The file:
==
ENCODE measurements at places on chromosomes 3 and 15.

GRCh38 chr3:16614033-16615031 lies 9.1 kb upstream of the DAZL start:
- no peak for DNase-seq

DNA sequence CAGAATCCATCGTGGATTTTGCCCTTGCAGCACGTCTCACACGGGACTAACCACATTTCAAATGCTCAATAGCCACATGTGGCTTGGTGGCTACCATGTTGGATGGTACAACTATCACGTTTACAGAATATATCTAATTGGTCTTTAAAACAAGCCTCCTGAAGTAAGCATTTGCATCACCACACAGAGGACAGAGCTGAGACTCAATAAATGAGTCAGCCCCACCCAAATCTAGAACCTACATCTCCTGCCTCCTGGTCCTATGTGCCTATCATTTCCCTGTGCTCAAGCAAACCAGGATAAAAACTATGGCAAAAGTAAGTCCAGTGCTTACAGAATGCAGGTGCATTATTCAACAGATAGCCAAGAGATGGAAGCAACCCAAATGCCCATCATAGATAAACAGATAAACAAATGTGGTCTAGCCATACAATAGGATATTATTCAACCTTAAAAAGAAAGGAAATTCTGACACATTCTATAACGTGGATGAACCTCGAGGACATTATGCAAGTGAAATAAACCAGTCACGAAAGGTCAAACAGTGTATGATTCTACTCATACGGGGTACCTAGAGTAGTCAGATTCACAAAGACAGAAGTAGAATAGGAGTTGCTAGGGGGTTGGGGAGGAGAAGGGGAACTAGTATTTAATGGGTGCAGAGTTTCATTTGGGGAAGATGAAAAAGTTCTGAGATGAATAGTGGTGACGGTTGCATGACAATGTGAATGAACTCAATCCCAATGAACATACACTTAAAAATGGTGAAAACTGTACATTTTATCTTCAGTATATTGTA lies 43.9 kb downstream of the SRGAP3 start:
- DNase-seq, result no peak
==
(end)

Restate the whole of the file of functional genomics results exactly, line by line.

ENCODE measurements at places on chromosomes 3 and 15.

GRCh38 chr3:16614033-16615031 lies 9.1 kb upstream of the DAZL start:
- no peak for DNase-seq

DNA sequence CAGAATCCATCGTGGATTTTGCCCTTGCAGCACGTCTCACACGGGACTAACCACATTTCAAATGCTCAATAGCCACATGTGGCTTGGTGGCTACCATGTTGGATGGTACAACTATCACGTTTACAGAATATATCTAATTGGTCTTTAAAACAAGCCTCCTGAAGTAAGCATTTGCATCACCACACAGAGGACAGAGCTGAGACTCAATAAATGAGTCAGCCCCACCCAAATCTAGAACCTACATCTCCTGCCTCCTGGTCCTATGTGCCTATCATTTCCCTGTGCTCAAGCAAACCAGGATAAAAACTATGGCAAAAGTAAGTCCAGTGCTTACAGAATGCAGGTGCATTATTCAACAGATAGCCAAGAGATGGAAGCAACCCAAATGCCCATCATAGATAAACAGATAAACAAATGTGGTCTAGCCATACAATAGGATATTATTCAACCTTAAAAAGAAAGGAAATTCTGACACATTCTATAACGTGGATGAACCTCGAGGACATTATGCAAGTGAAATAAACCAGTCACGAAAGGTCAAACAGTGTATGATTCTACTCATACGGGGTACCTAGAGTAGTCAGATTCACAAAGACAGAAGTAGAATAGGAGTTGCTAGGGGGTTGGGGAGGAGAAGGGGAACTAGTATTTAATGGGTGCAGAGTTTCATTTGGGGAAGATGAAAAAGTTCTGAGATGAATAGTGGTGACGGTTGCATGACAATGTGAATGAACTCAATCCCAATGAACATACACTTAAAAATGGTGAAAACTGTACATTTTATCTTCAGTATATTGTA lies 43.9 kb downstream of the SRGAP3 start:
- DNase-seq, result no peak